Comcast IPv6 Back on Track in California

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Btr Feature 4 11 12 Ipv6All is well again with IPv6 in the California markets affected last month by a consumer electronics glitch.

In late March, Comcast announced that an IPv6 compatibility issue with the NetGear CMD31T high-speed cable modem had affected the Internet service of about 300 people. Responding quickly, the MSO rolled back IPv6 in parts of its network to bring these customers back online within a few minutes of the discovery, John Brzozowski, distinguished engineer and Comcast's chief architect for IPv6, told BTR.

"Our first order of business was to make sure we got our customers back into a place where they were happy and service was restored," he said.

By the next day, NetGear had provided a temporary configuration change to make the device IPv6 capable. Comcast tested it in the lab and at some of its own offices in Denver and California. "Less than five days later, we had pushed the configuration out into California to make sure anyone who could be potentially affected would be protected," Brzozowski said.

Once this occurred, Comcast was able to restore IPv6 in the Bay area. "In hindsight, it all transpired very quickly. We were back in business in a reasonably short period of time," Brzozowski said. NetGear and Comcast currently are testing software that can be used in the future to upgrade the devices.

World IPv6 Launch

Comcast has been one of the most aggressive cable operators on the IPv6 front and says this glitch will not interrupt its plans. "Most importantly, we are still on track to achieve our goals for the World IPv6 Launch event," he said.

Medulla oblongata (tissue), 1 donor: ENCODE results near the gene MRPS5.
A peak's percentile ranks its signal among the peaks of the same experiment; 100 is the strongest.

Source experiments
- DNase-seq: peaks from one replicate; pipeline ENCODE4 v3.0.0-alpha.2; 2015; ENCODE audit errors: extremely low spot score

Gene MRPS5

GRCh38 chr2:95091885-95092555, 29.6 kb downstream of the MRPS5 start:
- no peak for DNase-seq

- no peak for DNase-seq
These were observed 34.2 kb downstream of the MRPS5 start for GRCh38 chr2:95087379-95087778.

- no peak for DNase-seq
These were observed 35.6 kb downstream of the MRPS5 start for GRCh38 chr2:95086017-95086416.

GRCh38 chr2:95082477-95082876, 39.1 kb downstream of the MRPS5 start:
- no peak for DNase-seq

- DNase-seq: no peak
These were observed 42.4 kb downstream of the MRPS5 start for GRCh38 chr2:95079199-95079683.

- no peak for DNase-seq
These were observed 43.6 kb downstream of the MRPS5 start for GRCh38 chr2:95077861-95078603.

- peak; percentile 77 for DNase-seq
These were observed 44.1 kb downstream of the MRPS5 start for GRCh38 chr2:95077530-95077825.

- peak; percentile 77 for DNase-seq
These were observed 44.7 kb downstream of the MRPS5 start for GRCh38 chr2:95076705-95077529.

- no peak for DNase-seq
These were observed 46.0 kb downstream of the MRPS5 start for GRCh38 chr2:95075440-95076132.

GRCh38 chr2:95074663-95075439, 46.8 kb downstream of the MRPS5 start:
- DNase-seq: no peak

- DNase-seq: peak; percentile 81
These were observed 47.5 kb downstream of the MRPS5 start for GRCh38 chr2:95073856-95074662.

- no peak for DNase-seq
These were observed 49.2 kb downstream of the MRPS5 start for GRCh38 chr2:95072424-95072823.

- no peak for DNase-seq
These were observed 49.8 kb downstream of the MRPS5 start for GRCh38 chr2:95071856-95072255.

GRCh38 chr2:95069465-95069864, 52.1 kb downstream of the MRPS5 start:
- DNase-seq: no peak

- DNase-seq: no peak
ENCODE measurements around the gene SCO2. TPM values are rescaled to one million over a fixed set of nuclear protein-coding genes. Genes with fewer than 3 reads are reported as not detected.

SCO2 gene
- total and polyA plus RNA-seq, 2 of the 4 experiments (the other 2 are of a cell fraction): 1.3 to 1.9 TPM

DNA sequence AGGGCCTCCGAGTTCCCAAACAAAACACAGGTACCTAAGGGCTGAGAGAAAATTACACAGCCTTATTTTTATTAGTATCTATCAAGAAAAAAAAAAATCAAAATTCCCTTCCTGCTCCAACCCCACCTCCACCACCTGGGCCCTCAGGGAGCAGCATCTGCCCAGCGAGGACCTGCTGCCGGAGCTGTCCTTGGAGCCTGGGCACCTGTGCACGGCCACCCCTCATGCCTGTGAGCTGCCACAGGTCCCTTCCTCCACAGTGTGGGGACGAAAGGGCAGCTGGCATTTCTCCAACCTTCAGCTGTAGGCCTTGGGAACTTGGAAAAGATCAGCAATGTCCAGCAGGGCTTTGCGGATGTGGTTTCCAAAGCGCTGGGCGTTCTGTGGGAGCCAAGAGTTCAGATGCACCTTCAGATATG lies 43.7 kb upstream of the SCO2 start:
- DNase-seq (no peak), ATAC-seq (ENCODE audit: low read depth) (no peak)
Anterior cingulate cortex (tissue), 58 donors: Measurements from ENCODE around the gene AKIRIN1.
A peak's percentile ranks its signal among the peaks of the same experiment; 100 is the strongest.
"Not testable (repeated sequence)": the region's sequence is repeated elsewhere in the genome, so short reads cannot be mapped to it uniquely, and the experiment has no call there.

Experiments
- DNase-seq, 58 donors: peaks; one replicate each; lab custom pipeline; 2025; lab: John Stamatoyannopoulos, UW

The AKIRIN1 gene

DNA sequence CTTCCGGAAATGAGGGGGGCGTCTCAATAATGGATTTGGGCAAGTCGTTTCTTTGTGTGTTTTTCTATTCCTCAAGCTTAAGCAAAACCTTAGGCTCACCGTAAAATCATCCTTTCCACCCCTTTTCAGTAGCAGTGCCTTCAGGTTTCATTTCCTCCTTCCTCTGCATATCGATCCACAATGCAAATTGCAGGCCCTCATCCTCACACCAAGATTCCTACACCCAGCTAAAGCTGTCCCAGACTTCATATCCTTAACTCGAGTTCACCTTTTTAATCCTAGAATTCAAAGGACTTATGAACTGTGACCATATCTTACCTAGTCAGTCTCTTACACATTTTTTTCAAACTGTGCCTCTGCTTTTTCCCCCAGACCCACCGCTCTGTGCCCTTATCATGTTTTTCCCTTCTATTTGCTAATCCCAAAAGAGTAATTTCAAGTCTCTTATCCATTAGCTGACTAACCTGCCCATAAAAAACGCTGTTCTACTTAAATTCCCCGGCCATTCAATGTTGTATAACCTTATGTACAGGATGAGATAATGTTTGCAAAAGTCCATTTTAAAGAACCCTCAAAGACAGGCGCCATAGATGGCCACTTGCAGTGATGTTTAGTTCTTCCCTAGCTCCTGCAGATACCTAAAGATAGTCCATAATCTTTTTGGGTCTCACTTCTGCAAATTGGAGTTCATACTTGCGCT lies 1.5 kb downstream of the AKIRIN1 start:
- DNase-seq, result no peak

That commitment is a goal of 1% active usage across its footprint in time for the June 6th event. Mathematically, in order to achieve the initial 1% penetration, IPv6 has to be deployed in about 40% of the operator's network, Brozozowski explained.

The reason is that while IPv6 could be enabled in a neighborhood, a percentage of the homes may have purchased their own cable modems or routers that do not support it. The ratio will change in a few years as people bring new equipment into their homes. "(Right now) the ratio I offer you is largely what you will find across the cable industry," Brozozowski explained.

By the time the World IPv6 Launch comes around, Comcast will have enabled the underlying network that services at least 40% of its customer base. "Our goal is to keep going. We are not going to stop because the launch came and went," Brozozowski said.

Monta Monaco Hernon is a free-lance writer. She can be reached at mcmhern@yahoo.com.
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